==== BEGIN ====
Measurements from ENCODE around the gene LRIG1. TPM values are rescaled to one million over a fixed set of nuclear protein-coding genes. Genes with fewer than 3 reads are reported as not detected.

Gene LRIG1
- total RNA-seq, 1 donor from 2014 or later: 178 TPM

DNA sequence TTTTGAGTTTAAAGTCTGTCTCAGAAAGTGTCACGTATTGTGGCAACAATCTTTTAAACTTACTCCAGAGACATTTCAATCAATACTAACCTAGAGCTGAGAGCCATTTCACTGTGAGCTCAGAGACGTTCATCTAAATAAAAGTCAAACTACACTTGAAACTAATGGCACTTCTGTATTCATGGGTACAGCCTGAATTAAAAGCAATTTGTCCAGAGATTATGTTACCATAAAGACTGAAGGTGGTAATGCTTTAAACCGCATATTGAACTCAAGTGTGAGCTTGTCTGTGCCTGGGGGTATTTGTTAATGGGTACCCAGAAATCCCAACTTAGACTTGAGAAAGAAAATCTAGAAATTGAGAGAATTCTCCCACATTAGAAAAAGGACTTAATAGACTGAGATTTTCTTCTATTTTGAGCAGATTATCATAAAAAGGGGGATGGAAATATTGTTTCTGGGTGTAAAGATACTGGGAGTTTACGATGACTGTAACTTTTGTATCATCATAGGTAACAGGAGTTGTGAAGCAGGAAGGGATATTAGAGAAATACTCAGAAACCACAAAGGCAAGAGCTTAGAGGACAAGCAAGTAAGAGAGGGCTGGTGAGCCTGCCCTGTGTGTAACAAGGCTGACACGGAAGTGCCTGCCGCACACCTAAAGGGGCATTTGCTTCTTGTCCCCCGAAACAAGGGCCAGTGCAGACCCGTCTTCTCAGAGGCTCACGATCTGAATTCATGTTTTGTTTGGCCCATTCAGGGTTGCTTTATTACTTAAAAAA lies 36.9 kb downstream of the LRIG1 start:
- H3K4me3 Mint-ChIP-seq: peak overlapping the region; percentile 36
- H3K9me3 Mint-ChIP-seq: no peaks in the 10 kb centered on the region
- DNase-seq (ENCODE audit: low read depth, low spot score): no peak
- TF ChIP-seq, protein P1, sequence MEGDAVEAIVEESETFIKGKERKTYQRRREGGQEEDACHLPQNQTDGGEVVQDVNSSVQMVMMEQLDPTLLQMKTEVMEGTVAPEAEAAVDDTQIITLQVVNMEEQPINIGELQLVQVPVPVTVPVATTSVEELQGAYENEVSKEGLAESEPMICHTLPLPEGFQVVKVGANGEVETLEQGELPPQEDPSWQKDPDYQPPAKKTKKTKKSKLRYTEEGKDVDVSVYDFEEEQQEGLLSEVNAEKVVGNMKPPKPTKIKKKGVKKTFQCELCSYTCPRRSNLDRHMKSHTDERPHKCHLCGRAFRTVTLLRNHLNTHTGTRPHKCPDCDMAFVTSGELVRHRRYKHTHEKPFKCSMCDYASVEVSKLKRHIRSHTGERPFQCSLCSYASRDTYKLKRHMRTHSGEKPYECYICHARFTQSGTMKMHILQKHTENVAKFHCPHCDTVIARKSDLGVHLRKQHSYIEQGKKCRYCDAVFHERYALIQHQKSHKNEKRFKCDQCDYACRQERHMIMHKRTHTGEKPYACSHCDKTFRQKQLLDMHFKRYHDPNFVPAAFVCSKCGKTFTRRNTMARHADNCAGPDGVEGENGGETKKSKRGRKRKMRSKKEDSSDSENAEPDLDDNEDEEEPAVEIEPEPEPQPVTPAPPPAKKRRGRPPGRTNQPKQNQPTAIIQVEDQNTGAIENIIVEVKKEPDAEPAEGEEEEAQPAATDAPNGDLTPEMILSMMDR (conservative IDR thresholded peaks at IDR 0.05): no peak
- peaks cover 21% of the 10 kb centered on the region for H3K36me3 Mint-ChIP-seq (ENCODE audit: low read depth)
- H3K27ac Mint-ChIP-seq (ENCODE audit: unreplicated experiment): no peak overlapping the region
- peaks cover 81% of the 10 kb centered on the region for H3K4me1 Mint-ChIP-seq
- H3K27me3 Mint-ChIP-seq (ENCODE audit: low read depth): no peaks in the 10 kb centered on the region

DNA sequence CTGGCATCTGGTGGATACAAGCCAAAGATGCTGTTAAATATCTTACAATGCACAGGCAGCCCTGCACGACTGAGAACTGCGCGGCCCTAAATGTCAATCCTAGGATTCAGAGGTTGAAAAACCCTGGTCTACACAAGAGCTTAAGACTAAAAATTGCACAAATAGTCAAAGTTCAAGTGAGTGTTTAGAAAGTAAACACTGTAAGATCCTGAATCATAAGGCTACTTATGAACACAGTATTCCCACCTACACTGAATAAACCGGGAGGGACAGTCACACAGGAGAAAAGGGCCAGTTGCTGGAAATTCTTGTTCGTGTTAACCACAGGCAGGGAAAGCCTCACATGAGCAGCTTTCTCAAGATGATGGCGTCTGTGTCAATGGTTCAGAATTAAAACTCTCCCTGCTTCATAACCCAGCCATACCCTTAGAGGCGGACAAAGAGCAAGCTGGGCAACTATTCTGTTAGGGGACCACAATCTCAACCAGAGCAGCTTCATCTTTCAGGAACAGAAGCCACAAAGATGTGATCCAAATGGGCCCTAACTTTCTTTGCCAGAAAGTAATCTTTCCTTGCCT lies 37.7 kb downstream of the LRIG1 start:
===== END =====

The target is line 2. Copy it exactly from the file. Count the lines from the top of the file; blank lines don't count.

Gene LRIG1